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Free Content Urgency and ambition: the influence of political environment and emotion in spurring US women’s candidacies in 2018

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This article analyses publicly reported statements of motivation by non-incumbent women US House candidates in 2018 to assess the role of negative emotions, particularly those cued by catalysing events like the 2016 presidential election, in women candidate emergence. Findings reveal that Democratic non-incumbent women candidates were most likely to describe negative inducements, including feelings of urgency, anger and/or threat, as motivating candidacy, with these emotions slightly more evident in white women’s statements. This indicates that women’s candidacies can emerge, at least in part, from perceptions that the costs of not running are too high to stay on the sidelines.
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Keywords: candidate emergence; candidate motivation; emotion; political ambition; threat; women candidates

Document Type: Research Article

Affiliations: Rutgers University-Camden, USA

Publication date: February 2020

This article was made available online on January 9, 2020 as a Fast Track article with title: "Urgency and ambition: the influence of political environment and emotion in spurring US women’s candidacies in 2018".

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  • The European Journal of Politics and Gender (EJPG) is a peer-reviewed journal that publishes international, cutting-edge research in the broad field of politics and gender. EJPG is the flagship journal of the European Conference on Politics and Gender (ECPG).

    EJPG is firmly embedded in global politics and gender scholarship, its scope is not limited to Europe. EJPG aims to advance gender and politics research in all its diversity. To this end it publishes Research Articles in the wide field of gender and politics, including a variety of geographical and thematic foci, methods and epistemological traditions. Contributions may rely on single-country case studies as much as cross-national comparative work or theoretical debates. The core criterion for publication is innovation and rigorous argumentation. Articles must have a clear 'take home message'.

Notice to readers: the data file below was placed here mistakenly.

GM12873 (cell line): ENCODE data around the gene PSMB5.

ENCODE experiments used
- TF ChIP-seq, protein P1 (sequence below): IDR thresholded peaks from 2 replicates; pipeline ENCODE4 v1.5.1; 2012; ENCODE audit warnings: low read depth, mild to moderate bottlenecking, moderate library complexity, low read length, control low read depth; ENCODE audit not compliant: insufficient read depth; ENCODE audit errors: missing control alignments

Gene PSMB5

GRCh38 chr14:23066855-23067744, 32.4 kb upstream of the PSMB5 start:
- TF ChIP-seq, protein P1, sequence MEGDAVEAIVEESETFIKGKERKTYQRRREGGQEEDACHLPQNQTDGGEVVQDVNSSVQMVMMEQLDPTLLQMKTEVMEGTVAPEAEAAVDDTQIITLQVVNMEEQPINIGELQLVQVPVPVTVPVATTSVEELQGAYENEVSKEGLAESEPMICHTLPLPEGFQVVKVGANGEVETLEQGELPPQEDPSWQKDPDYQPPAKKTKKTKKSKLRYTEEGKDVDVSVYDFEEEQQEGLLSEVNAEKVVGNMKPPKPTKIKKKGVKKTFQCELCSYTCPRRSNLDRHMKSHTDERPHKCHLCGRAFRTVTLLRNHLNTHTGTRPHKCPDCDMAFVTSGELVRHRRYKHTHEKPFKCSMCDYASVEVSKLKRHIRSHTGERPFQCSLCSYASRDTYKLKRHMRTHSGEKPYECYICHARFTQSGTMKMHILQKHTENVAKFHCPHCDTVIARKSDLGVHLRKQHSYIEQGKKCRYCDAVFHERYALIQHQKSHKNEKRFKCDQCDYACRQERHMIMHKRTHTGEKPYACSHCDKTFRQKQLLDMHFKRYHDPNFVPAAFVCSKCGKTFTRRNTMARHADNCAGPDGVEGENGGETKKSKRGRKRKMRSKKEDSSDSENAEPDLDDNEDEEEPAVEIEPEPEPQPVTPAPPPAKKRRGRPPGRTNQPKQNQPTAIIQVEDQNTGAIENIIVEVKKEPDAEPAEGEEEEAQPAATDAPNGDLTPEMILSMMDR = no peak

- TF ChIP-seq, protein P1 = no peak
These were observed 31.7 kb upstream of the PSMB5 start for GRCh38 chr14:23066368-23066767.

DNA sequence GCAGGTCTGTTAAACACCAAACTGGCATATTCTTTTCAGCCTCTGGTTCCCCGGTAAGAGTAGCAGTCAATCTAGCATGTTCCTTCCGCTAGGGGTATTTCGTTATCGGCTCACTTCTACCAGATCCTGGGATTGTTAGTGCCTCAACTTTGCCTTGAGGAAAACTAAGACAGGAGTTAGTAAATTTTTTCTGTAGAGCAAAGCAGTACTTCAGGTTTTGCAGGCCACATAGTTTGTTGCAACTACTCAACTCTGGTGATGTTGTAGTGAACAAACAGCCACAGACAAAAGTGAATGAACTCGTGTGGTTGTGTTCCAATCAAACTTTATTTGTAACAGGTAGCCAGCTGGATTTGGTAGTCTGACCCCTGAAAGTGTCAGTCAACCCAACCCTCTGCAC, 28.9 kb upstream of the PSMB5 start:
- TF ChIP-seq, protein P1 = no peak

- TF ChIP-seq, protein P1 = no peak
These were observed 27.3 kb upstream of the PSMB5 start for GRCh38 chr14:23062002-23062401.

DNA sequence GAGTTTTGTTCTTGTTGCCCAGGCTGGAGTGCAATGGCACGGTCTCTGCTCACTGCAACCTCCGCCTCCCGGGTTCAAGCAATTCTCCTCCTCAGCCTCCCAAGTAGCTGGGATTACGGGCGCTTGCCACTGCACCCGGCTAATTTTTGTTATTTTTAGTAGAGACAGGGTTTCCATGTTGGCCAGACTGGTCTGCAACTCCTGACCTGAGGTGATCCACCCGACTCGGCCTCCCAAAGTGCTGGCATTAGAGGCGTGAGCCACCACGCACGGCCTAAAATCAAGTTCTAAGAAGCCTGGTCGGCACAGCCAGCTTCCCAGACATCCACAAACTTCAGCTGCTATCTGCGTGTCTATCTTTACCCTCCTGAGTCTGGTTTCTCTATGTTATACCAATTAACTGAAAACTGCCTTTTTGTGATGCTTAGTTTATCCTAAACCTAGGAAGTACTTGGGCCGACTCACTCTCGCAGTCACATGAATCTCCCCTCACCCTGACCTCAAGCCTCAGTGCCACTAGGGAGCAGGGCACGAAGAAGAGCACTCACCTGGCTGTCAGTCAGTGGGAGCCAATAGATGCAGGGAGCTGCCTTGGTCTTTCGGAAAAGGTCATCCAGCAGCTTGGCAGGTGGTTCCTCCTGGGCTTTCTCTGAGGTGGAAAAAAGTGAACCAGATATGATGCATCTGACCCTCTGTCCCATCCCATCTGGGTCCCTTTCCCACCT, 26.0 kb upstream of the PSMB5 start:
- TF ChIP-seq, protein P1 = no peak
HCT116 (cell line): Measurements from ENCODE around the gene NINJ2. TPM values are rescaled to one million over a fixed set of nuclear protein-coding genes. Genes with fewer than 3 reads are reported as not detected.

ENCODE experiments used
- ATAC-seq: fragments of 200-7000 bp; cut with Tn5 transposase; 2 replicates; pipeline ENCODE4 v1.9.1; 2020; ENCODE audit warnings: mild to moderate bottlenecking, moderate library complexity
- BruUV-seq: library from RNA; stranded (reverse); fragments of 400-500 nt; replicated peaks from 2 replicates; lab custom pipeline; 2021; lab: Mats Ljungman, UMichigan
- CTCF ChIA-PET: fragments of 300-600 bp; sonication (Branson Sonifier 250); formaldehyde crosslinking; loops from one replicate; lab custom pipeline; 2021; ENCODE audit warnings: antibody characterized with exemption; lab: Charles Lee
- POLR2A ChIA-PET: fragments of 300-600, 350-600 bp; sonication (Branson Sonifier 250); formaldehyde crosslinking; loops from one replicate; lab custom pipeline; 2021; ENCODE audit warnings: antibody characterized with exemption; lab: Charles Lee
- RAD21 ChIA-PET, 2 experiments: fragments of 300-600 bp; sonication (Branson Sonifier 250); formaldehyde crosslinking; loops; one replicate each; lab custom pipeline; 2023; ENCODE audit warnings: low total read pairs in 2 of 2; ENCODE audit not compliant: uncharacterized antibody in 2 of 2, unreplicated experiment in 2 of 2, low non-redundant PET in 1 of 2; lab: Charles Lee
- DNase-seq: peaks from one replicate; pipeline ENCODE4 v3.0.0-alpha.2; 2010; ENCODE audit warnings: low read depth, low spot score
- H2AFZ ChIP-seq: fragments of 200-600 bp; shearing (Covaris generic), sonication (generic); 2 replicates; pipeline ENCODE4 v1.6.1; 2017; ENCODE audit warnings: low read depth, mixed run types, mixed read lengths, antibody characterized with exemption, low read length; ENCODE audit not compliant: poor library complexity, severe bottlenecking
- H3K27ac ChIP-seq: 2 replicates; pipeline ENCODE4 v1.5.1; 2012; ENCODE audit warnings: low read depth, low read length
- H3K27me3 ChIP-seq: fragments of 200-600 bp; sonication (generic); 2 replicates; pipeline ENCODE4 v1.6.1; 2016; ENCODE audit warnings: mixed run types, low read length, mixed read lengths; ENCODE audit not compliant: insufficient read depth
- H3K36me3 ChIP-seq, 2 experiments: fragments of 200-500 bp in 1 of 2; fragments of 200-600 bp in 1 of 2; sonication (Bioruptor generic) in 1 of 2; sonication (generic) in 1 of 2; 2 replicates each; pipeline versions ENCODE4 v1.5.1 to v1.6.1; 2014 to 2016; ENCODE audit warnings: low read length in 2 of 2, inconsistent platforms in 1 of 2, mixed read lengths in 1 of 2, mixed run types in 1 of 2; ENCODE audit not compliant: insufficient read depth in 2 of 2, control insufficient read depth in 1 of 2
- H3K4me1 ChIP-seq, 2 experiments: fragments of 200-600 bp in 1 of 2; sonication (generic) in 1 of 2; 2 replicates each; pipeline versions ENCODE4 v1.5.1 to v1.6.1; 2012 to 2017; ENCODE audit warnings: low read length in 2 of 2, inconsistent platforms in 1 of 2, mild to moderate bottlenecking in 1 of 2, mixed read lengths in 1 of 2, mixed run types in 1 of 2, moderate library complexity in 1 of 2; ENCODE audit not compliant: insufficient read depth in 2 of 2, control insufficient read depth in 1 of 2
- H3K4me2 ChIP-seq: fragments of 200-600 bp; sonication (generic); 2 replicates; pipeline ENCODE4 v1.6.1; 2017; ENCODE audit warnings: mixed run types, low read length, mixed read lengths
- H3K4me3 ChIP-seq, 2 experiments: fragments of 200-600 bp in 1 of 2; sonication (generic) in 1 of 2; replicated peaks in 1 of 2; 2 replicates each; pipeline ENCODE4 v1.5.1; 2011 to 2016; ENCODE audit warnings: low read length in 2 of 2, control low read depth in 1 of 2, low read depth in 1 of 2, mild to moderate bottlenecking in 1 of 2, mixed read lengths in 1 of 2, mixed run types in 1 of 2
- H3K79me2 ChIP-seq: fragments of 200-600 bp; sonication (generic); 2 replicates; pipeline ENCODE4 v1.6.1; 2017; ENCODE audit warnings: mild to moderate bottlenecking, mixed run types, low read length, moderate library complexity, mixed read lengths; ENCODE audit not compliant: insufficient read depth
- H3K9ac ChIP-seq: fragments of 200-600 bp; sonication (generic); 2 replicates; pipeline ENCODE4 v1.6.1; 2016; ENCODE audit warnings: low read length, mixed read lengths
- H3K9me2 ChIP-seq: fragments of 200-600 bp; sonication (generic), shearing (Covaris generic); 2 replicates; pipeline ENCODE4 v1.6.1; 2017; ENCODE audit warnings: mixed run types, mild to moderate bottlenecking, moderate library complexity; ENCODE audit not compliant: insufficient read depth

EJPG understands gender as a political phenomenon that shapes power relations. Gender is contextual and is influenced by the intersection of multiple social categories and identities. The processes produce patterns of political inclusion and exclusion that are sometimes immediately visible, but often also hidden. EJPG therefore studies formal and informal components of politics in local, national, transnational and global realms. Subfields encompass, but are not limited to: social movements; representation; political participation; governance; public policy; the European Union; political economy; conflict and development; citizenship; LGBTQI politics; sexuality; and international relations.

    EJPG solicits State of the Art pieces, which provide timely analyses of developments in the many subfields of politics and gender. These contributions focus on salient and contemporary themes. What are new research puzzles and dilemmas? Finally, EJPG includes a Gender Updates section, in which short descriptive pieces present data or analyses related to elections, policy changes, and public debates on gender-related issues across Europe. This section is a valuable resource for scholars, students, activists, and practitioners who may use this data for research and interventions in policy and public debate.

    For questions and pre-submission enquiries, please contact the editorial team at: [email protected]

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